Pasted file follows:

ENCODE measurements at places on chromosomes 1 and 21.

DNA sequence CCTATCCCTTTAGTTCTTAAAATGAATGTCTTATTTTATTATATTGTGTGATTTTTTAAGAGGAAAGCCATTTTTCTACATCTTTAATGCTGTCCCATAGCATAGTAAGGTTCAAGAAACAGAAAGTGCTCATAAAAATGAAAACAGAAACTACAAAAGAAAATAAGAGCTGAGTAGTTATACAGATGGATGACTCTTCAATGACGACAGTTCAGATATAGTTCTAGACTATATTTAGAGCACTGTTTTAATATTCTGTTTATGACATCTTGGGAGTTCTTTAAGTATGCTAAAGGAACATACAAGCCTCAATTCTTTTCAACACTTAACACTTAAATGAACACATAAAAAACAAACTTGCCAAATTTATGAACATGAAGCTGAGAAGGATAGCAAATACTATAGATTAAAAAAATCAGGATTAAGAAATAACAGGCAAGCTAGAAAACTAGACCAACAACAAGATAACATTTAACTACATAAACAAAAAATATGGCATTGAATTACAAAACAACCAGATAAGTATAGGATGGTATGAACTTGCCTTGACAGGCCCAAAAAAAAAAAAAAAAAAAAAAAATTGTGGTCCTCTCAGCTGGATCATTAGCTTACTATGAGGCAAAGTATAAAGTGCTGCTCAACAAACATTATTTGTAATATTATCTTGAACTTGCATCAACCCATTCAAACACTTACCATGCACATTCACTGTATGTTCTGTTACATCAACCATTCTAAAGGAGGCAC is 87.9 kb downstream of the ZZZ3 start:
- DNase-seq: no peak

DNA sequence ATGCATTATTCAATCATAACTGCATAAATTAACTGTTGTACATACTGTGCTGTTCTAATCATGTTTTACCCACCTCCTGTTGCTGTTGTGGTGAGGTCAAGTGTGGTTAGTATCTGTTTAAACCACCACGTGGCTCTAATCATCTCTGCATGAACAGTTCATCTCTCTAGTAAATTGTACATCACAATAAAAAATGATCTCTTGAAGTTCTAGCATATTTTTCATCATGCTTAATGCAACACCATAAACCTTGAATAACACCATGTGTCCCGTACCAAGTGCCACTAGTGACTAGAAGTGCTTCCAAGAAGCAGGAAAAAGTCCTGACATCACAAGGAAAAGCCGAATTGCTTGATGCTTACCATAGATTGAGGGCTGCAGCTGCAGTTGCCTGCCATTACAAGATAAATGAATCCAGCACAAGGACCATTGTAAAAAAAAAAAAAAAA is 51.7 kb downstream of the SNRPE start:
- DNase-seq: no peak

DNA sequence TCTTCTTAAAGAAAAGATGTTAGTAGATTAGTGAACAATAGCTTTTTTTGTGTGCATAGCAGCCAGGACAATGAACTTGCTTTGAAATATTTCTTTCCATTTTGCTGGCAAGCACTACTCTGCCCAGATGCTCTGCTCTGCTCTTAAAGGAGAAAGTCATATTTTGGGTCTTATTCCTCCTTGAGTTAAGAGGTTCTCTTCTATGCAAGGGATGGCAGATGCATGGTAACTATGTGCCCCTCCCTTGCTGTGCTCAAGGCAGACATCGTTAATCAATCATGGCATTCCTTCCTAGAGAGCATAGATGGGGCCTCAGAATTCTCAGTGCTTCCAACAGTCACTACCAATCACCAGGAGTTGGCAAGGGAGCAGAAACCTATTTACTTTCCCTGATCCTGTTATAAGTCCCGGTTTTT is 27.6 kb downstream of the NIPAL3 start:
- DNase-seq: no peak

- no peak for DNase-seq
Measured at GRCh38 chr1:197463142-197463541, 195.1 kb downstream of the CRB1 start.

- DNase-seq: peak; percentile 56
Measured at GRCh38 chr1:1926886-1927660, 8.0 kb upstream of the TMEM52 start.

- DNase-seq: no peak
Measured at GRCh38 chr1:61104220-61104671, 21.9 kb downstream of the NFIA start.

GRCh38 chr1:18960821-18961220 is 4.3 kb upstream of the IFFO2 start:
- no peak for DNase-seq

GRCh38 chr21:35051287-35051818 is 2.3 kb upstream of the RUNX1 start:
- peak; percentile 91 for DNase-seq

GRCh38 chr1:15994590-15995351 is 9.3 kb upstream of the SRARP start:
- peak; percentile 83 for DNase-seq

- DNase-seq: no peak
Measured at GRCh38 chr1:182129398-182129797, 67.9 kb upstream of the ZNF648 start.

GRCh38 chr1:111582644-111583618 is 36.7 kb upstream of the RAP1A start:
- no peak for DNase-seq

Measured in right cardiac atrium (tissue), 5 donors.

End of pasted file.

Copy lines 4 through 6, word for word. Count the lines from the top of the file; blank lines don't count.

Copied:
DNA sequence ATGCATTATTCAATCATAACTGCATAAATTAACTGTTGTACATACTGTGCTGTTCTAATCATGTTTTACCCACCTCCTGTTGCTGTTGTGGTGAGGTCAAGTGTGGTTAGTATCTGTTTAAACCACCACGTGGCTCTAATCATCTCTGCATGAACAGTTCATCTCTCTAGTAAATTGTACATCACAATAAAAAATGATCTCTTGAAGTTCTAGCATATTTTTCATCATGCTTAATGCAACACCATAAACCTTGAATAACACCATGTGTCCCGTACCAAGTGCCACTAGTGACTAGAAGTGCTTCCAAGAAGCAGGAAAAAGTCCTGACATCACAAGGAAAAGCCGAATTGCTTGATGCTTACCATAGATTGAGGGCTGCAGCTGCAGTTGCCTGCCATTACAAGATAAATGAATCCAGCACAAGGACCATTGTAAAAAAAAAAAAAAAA is 51.7 kb downstream of the SNRPE start:
- DNase-seq: no peak

DNA sequence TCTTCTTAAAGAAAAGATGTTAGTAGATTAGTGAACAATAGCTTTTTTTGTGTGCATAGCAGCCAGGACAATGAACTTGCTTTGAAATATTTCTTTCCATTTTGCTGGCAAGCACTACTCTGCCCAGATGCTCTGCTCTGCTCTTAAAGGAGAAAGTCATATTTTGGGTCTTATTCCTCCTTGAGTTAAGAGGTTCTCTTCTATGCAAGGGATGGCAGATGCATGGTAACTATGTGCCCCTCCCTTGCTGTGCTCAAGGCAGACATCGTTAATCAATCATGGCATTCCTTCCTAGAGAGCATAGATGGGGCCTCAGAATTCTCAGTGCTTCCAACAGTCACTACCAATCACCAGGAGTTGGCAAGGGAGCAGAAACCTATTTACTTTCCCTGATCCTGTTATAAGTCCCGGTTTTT is 27.6 kb downstream of the NIPAL3 start: